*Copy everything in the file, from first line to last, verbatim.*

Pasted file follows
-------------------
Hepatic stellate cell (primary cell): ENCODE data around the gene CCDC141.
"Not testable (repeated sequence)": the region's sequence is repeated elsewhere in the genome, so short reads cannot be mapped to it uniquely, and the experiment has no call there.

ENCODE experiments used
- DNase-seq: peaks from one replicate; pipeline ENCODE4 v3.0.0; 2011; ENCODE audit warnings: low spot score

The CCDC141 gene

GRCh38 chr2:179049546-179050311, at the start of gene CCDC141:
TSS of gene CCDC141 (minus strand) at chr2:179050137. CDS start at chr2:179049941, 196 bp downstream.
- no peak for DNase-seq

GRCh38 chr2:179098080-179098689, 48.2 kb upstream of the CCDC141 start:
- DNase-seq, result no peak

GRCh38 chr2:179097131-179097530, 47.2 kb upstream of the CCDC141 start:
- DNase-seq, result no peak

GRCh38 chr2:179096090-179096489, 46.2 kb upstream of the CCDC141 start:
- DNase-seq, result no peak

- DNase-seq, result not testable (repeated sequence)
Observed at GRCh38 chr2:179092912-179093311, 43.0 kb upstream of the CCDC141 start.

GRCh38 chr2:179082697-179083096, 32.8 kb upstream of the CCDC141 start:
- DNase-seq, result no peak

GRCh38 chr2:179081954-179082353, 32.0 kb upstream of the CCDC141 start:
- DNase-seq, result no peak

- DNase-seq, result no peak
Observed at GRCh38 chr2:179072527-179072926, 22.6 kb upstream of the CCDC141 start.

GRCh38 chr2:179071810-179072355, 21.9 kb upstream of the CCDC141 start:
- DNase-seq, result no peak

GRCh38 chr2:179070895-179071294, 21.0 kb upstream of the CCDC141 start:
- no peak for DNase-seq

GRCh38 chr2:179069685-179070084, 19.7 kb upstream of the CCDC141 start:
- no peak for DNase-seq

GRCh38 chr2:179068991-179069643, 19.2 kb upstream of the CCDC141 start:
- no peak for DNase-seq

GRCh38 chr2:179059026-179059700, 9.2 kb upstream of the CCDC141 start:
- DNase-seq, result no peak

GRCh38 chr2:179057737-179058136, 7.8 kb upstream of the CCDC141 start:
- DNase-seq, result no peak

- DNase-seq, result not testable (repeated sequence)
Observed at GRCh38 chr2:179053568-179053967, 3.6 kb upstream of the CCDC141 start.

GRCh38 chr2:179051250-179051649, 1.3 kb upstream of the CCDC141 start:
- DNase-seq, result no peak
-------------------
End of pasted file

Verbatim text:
Hepatic stellate cell (primary cell): ENCODE data around the gene CCDC141.
"Not testable (repeated sequence)": the region's sequence is repeated elsewhere in the genome, so short reads cannot be mapped to it uniquely, and the experiment has no call there.

ENCODE experiments used
- DNase-seq: peaks from one replicate; pipeline ENCODE4 v3.0.0; 2011; ENCODE audit warnings: low spot score

The CCDC141 gene

GRCh38 chr2:179049546-179050311, at the start of gene CCDC141:
TSS of gene CCDC141 (minus strand) at chr2:179050137. CDS start at chr2:179049941, 196 bp downstream.
- no peak for DNase-seq

GRCh38 chr2:179098080-179098689, 48.2 kb upstream of the CCDC141 start:
- DNase-seq, result no peak

GRCh38 chr2:179097131-179097530, 47.2 kb upstream of the CCDC141 start:
- DNase-seq, result no peak

GRCh38 chr2:179096090-179096489, 46.2 kb upstream of the CCDC141 start:
- DNase-seq, result no peak

- DNase-seq, result not testable (repeated sequence)
Observed at GRCh38 chr2:179092912-179093311, 43.0 kb upstream of the CCDC141 start.

GRCh38 chr2:179082697-179083096, 32.8 kb upstream of the CCDC141 start:
- DNase-seq, result no peak

GRCh38 chr2:179081954-179082353, 32.0 kb upstream of the CCDC141 start:
- DNase-seq, result no peak

- DNase-seq, result no peak
Observed at GRCh38 chr2:179072527-179072926, 22.6 kb upstream of the CCDC141 start.

GRCh38 chr2:179071810-179072355, 21.9 kb upstream of the CCDC141 start:
- DNase-seq, result no peak

GRCh38 chr2:179070895-179071294, 21.0 kb upstream of the CCDC141 start:
- no peak for DNase-seq

GRCh38 chr2:179069685-179070084, 19.7 kb upstream of the CCDC141 start:
- no peak for DNase-seq

GRCh38 chr2:179068991-179069643, 19.2 kb upstream of the CCDC141 start:
- no peak for DNase-seq

GRCh38 chr2:179059026-179059700, 9.2 kb upstream of the CCDC141 start:
- DNase-seq, result no peak

GRCh38 chr2:179057737-179058136, 7.8 kb upstream of the CCDC141 start:
- DNase-seq, result no peak

- DNase-seq, result not testable (repeated sequence)
Observed at GRCh38 chr2:179053568-179053967, 3.6 kb upstream of the CCDC141 start.

GRCh38 chr2:179051250-179051649, 1.3 kb upstream of the CCDC141 start:
- DNase-seq, result no peak